Beginner's Guide to HTML

June 2, 2021
Emilie Mitchell

HTML can seem overwhelming at first. At WynHouse Innovation, we want to make complex topics make sense. That's why we made an easy-to-understand guide to HTML for beginners like you. Let's get started.

What is HTML?

Short for HyperText Markup Language, HTML is the standard markup language for structuring a webpage and its content. HTML is commonly assisted by Cascading Style Sheets (CSS) and JavaScript.

Each webpage has its own HTML. For example, if your website consists of a homepage, services page, blog page, and about page, your HTML files would look similar to the following:

  • index.html (default)
  • services.html
  • blog.html
  • about.html

HTML Basics


Tags are the starting and ending parts of an HTML element. They begin with the "<" symbol and end with the ">" symbol. Whenever there is something written inside "<" and ">", they are referred to as tags.


<tagname> </tagname>


An HTML element includes the tags, as well as what's getting visually displayed on the webpage. Generally, they consist of a start tag, content, and an end tag.


<tagname> Insert content here. </tagname>


Attributes are used to provide additional information about HTML elements. They are always specified in the opening tag of an element and generally provide additional styling to the element.


<tagname align="center"> This is telling the element what to do. </tagname>

Structure of a Webpage

The following is the typical layout of HTML for your webpages. This continues to get more complex as you add more and more content to each page. Possible content could include headings, paragraphs, links, images, and more.

Image displaying basic html structure

Page Titles

The title of your webpage is one of the most important pieces of metadata. This is the text browsers display in the tab for your page. This title is also what Google displays in their search engine results.

Image displaying html for page titles
Image displaying how a page title appears in browser


Let's start adding some parts we can actually see on the webpage. The <p> element defines the content inside of it as a distinct paragraph.

Image displaying html for paragraphs
Image displaying how a paragraph appears in browser


Headings are like titles, but ones that are actually displayed on the webpages. Possible headings include <h1>, <h2>, <h3>, <h4>, <h5>, and <h6>. These headings are ranked by priority, <h1> being the most prominent and <h6> being the least.

Image displaying html for headings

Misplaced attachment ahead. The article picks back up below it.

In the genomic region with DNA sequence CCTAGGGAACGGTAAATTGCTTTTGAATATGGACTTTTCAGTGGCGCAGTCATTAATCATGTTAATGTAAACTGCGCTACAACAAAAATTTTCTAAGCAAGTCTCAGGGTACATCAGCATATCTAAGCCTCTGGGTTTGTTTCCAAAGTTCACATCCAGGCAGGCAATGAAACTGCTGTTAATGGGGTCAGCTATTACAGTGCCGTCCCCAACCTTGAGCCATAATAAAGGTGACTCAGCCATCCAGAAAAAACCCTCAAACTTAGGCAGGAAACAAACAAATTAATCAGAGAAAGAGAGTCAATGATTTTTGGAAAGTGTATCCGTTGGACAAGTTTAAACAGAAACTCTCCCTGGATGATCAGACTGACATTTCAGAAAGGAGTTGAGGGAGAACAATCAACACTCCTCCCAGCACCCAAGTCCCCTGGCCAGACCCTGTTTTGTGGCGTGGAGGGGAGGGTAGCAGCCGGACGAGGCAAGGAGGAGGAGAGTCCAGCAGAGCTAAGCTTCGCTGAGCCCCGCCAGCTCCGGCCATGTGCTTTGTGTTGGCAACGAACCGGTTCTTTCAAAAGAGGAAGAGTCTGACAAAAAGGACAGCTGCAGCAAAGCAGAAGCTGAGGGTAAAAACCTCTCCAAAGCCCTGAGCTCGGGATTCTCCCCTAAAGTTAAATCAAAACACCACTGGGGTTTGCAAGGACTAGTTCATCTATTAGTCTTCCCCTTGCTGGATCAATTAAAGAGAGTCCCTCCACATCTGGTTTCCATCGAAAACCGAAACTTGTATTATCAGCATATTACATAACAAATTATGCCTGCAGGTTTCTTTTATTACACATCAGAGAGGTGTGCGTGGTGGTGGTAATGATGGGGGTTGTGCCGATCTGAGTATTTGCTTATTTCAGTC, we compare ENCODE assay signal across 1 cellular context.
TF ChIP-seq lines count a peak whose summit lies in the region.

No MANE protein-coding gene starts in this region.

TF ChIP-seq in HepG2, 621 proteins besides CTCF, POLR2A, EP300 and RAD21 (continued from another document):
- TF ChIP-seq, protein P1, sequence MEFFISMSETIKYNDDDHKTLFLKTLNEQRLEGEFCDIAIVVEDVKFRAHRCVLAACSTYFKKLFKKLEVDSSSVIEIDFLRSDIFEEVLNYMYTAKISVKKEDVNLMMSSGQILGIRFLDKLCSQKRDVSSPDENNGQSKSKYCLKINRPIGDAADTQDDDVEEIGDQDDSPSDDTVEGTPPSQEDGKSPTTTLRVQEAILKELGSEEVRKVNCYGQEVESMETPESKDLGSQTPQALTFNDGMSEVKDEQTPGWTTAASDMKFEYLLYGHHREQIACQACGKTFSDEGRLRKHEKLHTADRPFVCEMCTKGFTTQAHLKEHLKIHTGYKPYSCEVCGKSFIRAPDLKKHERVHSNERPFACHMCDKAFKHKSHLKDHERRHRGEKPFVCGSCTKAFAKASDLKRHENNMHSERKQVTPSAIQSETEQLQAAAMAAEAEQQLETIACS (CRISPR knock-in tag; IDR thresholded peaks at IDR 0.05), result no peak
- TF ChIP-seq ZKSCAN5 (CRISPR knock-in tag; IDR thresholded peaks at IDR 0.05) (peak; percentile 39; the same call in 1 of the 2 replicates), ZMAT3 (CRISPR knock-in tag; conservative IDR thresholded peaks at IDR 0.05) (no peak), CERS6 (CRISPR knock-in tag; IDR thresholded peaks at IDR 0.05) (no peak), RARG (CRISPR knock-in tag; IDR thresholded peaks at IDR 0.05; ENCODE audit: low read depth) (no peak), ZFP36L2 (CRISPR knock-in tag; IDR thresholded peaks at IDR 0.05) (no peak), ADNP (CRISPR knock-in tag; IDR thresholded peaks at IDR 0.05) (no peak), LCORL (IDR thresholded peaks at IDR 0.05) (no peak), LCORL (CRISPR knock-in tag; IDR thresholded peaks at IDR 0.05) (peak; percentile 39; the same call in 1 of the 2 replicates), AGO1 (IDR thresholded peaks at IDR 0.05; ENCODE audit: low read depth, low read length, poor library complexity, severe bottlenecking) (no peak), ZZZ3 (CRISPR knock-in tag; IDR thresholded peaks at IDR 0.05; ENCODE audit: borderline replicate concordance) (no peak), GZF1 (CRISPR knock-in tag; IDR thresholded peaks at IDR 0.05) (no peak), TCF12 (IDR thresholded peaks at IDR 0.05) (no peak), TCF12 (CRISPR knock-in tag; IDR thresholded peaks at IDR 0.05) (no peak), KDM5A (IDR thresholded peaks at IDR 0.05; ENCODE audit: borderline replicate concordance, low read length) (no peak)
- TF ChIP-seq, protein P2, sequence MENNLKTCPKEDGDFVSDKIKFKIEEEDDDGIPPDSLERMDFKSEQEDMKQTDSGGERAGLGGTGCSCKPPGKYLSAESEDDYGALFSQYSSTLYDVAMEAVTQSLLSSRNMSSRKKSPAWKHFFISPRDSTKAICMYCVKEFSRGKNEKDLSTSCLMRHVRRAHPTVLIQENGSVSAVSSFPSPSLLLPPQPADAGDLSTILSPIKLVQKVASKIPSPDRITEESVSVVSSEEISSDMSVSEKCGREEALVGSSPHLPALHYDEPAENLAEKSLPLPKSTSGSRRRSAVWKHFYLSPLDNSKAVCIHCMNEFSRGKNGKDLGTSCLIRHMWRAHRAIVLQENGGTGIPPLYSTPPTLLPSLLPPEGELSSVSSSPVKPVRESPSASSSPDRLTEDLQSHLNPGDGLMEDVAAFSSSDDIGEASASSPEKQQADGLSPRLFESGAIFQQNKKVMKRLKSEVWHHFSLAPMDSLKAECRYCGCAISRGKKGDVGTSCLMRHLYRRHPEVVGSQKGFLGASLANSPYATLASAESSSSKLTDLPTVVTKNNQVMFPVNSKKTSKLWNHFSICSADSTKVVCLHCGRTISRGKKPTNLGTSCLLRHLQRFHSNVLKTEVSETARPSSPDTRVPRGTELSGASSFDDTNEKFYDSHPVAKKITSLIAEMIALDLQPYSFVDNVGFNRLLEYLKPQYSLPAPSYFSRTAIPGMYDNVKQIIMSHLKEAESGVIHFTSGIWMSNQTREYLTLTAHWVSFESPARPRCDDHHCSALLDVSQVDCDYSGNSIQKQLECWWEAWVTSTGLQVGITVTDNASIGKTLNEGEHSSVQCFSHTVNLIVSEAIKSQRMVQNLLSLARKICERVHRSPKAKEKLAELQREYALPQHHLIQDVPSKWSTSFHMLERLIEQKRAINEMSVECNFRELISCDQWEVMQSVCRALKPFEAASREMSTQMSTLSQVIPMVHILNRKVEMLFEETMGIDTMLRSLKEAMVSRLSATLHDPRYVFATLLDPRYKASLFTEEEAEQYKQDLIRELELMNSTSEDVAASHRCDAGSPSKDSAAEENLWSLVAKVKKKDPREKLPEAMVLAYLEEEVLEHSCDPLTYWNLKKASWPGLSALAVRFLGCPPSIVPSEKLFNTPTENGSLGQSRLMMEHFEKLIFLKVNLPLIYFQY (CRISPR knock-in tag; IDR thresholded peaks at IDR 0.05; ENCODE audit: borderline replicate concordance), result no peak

Image displaying how headings appear in browser

Unordered Lists

Lists can make your website copy easier to read. To put words or phrases in an unordered list format, you wrap them with <ul> tags. Unordered lists show up like bullet points on your webpage.

Image displaying html for unordered lists
Image displaying how an unordered list appears in browser

Ordered Lists

What's the difference between unordered lists and ordered lists? While unordered lists appear like bullet points, ordered lists are denoted by numbers.

Image displaying html for ordered lists
Image displaying how an ordered list appears in browser

Line Breaks

Since HTML condenses several consecutive spaces and tabs, line breaks have a similar role to a return key. Line breaks are an example of HTML elements that do not follow the typical element structure, as they don't require content in between start and end tags.

Example 1.

Notice how the second paragraph appears without the <br/> element.

Image displaying html for paragraph without a line break
Image displaying how a paragraph without a line break appears in browser

Example 2.

Now, notice how paragraph two appears with the addition of the <br/> element.

Image displaying html for paragraph with line break
Image displaying how a paragraph with a line break appears in browser


Comments are not displayed by the browser, but can help developers document their HTML source code. For example, developers can write notes to themselves or others in the code without having it show up on the webpage.

Image displaying html for comments
Image displaying how comments appear in browser


W3Schools is a great resource to use when getting the hang of HTML. Their website serves as a completely free reference for web developers, covering topics such as HTML, CSS, JavaScript, and more.

Try It Yourself Feature

Among W3School's features includes a helpful "try it yourself" tool. W3schools presents thousands of code examples across their site. By using this online editor, you can alter examples and execute code experimentally before implementing it. This helps you to determine what works and what doesn't, aiming to eliminate potential errors on your project. Try it out here!


HTML is a fundamental part of web development. This front-end development language sets the structure of a website's pages and works together with CSS and JavaScript to provide your final result.

Not confident that you can master this kind of project on your own? Consider the help of our software developers at WynHouse Innovation.

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